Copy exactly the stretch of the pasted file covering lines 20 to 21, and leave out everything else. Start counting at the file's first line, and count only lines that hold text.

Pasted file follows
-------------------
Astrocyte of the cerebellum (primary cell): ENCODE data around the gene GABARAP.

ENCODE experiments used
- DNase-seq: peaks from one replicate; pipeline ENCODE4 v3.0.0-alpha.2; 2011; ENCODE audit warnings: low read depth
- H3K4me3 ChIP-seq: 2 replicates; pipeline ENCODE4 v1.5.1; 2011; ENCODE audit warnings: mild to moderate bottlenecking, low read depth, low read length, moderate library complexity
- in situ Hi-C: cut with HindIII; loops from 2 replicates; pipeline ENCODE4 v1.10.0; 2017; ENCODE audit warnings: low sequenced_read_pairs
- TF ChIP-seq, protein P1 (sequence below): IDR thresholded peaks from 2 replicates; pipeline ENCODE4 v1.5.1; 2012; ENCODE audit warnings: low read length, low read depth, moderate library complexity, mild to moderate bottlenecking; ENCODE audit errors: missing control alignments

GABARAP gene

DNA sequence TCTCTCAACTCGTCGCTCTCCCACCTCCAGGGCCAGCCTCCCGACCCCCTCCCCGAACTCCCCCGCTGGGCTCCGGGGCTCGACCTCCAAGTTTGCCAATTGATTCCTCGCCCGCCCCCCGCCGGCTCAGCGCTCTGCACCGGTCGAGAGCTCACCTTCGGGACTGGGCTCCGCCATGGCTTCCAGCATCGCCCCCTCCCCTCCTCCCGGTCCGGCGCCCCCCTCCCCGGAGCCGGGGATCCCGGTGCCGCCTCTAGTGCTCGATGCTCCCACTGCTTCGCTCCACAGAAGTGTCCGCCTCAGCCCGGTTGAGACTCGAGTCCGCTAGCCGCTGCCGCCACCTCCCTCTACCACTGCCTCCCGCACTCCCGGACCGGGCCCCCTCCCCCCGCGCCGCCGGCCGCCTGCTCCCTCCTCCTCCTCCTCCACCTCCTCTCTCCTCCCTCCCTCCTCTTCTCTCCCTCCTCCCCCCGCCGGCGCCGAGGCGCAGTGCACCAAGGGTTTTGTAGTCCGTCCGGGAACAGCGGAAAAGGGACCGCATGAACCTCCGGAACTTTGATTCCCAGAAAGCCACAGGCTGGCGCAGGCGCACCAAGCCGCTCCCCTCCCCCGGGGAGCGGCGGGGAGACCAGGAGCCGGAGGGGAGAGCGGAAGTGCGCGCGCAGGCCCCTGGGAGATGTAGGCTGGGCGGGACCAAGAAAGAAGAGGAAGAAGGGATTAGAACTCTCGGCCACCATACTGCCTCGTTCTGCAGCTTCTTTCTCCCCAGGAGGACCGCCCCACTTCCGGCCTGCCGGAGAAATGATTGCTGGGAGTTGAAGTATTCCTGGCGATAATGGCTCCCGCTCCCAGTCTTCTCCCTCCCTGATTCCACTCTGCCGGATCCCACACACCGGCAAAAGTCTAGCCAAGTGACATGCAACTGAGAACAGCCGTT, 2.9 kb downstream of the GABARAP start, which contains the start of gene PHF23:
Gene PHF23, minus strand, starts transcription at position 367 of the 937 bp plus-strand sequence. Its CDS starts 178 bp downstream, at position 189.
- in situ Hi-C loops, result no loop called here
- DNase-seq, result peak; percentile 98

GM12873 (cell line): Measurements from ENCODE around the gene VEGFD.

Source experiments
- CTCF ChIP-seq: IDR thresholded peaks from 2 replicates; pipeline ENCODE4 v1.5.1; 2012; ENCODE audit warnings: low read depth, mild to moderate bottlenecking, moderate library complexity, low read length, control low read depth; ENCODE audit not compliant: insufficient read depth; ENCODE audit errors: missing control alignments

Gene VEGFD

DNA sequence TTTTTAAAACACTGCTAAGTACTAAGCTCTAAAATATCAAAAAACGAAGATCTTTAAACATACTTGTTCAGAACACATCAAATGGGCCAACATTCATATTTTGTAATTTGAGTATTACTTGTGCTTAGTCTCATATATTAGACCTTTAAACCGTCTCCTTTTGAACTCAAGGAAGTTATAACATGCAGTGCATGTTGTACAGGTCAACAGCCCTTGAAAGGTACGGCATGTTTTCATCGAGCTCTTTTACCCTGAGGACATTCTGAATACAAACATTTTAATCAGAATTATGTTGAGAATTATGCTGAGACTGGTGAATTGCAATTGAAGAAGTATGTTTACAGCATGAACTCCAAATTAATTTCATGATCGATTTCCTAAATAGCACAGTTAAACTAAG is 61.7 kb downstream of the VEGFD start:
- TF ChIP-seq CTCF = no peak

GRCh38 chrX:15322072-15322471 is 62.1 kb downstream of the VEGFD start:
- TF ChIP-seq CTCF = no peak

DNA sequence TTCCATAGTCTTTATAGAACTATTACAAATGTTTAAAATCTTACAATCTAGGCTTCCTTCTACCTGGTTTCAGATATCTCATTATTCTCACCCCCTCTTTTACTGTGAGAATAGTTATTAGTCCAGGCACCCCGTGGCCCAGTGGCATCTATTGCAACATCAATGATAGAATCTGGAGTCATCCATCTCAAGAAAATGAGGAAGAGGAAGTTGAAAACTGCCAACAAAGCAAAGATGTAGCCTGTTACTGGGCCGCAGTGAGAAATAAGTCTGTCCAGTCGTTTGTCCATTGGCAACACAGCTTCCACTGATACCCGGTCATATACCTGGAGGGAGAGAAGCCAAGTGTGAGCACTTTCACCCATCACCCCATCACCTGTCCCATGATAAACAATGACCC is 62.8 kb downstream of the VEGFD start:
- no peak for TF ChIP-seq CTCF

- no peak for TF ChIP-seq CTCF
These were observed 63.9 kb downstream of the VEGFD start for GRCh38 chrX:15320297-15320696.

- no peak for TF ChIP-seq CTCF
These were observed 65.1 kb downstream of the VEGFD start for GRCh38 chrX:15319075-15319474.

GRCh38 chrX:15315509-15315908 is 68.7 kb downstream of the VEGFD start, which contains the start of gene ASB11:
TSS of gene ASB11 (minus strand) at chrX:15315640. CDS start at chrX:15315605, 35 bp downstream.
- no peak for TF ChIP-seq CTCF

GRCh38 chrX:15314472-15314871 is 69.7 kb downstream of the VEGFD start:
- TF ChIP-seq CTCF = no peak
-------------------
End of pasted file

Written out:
DNA sequence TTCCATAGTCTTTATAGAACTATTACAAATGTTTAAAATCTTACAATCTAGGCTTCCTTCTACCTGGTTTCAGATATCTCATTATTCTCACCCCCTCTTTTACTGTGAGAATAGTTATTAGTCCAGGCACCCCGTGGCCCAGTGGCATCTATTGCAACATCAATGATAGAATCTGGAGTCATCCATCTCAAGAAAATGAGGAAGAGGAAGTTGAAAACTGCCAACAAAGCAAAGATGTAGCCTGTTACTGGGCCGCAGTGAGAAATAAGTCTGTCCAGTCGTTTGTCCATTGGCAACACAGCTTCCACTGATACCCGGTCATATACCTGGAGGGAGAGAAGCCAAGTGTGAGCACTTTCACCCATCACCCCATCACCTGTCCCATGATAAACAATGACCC is 62.8 kb downstream of the VEGFD start:
- no peak for TF ChIP-seq CTCF